What happens to broken kitchen appliances when they’re returned to retailers?

What happens to broken kitchen appliances when they’re returned to retailers?

The fate of returned kitchen appliances that are still under warranty has been revealed.

A covert investigation by Consumer NZ using GPS trackers showed that a cheap food mixer from The Warehouse ($80) and one from Kmart ($75) went straight to the dump without being checked.

The food mixer had an easy-to-fix repair as the Consumer NZ team had simply disconnected a single wire from the power supply. One of the investigators, Tom Riste-Smith, commented that “no-one opened the box, no-one looked at them they were just buried in a big hole in the ground”.

Fair Go took a cheap food mixer with an identical fault to repair a cafe enthusiast. Without knowing what the problem was, Richard Ford opened up the appliance and was able to spot and fix the fault within minutes. He’s appalled that a new mixer that requires only a simple repair job could be dumped without any checking.

“That’s a real problem, it has value, it shouldn’t be thrown away.”

Kmart didn’t respond to Fair Go when we asked for an explanation. The Warehouse did reply, saying it works with a third party national return center which evaluates all appliances that are returned within their warranty to decide if they should be repaired, recycled or dumped.

It admits that in this case, that didn’t happen and says it will learn from the experience and continue to improve its service.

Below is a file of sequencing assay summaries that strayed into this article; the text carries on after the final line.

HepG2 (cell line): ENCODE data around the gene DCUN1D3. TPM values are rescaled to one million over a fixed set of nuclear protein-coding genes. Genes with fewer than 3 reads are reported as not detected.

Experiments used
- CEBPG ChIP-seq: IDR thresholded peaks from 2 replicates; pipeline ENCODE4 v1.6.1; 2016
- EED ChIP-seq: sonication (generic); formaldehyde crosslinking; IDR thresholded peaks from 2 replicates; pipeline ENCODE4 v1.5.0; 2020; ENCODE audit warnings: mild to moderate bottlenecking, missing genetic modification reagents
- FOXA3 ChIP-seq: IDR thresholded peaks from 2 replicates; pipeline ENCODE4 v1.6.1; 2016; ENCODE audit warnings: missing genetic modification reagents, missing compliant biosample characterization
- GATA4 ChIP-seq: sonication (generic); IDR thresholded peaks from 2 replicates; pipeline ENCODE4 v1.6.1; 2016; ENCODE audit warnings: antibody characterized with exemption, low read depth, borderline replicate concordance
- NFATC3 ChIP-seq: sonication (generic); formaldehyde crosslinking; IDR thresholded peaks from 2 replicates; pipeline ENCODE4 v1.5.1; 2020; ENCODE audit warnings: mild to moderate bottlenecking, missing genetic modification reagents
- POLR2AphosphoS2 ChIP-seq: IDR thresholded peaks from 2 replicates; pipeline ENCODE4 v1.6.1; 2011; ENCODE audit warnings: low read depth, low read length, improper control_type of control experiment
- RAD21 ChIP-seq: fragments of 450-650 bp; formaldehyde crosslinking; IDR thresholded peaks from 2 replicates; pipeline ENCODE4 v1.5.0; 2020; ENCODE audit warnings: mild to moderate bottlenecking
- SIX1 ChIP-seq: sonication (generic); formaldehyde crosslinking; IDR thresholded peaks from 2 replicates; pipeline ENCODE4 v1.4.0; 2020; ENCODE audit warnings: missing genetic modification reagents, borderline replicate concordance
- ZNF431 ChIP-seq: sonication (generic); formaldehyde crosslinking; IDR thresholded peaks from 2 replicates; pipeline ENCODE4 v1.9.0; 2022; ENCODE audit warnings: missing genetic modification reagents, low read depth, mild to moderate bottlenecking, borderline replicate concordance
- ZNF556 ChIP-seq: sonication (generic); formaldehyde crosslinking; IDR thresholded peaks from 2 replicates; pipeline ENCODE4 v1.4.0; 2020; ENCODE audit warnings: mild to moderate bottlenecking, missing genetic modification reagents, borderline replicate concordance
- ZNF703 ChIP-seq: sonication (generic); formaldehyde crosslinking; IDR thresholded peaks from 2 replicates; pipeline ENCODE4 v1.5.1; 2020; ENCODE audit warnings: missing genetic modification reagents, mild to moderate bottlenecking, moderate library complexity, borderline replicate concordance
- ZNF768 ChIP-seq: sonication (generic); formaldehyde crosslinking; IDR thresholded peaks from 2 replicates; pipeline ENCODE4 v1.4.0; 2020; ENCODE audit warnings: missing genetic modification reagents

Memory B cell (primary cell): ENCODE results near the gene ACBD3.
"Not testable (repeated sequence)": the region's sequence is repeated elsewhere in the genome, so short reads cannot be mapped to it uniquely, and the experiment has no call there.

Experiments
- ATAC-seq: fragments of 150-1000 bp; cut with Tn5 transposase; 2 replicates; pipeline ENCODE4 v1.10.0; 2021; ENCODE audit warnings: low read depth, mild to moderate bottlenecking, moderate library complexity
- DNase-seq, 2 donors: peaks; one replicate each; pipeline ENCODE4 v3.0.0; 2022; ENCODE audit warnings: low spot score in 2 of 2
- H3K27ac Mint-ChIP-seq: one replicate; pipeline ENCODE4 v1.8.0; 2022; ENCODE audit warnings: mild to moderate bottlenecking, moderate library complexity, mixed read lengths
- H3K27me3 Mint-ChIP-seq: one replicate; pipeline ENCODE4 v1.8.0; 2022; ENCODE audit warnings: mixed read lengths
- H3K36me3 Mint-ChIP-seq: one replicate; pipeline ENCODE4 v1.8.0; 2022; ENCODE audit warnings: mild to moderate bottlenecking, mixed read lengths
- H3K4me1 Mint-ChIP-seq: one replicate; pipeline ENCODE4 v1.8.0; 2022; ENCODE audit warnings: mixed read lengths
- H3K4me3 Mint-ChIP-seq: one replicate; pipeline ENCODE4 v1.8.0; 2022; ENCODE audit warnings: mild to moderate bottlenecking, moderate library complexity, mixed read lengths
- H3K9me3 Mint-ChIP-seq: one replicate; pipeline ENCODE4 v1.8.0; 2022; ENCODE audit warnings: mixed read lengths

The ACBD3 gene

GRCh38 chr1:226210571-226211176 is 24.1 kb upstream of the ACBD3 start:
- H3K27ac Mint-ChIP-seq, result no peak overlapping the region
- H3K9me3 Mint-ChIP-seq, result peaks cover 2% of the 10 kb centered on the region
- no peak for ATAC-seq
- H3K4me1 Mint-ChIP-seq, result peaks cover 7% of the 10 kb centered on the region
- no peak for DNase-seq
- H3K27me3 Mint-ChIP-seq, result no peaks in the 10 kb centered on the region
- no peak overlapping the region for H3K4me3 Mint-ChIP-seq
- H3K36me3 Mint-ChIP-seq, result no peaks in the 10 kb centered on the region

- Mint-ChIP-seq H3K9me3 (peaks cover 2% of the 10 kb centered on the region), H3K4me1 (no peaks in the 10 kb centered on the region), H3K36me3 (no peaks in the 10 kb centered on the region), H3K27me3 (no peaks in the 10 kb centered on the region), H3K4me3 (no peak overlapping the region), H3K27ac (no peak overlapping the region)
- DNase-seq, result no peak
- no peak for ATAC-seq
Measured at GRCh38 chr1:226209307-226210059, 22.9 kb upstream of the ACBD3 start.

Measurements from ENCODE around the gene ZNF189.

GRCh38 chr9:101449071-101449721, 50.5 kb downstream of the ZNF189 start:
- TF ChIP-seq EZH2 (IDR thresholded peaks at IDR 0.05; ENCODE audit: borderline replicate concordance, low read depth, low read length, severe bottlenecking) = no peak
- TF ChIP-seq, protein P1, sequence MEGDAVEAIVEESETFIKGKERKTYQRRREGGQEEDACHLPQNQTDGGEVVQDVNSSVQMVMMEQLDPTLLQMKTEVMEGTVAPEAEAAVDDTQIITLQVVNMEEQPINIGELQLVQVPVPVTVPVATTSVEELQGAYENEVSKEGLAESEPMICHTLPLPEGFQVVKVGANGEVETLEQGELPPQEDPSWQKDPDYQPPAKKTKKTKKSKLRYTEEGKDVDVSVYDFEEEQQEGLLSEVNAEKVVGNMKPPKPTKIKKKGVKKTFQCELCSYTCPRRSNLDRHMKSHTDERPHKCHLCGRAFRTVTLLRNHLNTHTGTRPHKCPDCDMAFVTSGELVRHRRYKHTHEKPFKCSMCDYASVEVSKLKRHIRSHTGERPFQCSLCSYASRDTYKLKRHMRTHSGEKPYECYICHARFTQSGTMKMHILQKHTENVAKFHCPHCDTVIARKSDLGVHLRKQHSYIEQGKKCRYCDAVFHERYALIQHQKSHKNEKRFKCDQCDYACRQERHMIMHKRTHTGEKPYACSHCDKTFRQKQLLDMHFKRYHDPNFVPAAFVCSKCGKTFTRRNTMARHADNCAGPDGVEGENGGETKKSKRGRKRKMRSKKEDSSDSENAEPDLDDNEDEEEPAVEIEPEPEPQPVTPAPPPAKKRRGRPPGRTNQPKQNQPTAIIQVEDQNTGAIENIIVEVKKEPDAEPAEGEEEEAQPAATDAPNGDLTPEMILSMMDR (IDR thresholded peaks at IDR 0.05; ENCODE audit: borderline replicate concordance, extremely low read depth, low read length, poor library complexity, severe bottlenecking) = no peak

Consumer NZ isn’t surprised that both of these cheap food mixers went straight to landfill. Riste-Smith pointed out that “realistically an $80 food mixer is not going to be repaired, there’s no margin for that but I feel like companies should build in the cost of recycling as part of their social responsibility”.

The Consumer NZ team reproduced the same fault in two other food mixers that were more expensive – a Breville one from Briscoes ($450) and a Kenwood/De’Longhi one from Farmers ($740, but bought for $520 on sale).

The GPS trackers showed that these appliances hung around in their respective stores for several weeks.

Then both items were tracked up to Auckland. The Breville’s mixer went straight to an Appliance Outlet store which repairs, refurbishes and resells such goods.

Investigator Paul Smith told Fair Go “we watched these mixers go back on sale on their website for $150, their full price is $450, so someone could get a real bargain by picking up a refurbished mixer with a full warranty for $150”. This is the best case scenario.

Briscoes told Fair Go it encourages all its suppliers to repair and resell to a third party after appliances have been thoroughly checked for safety.

The even more expensive Kenwood Food Mixer stopped at Auckland Airport at a NZ Post courier depot. The team thought perhaps it was headed overseas for repair, but shortly after it was taken to an appliance recycling center and stripped down for its parts. While this is better than being dumped, it isn’t as sustainable as repairing and reselling the item.

A statement from De’Longhi, owner of the Kenwood brand, says that its repair and resell service will be expanded from Australia to New Zealand in the next 12 months. It adds that at present, all products are sent to a recycling initiative, rather than being dumped in landfill.

Consumer NZ is keen to highlight the problem of too many appliances needlessly going to landfill. It wants companies to act, but Smith also has this advice for consumers who want to do their bit.

“I would say don’t go to The Warehouse or Kmart where you’ll get a cheap mixer that if broken will go straight to landfill, instead go to a place like Appliance Outlet where you can get one that’s refurbished because it prevents another appliance getting thrown away and you’ll be getting a better mixer for the price too.”

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2022-06-13 21:48:22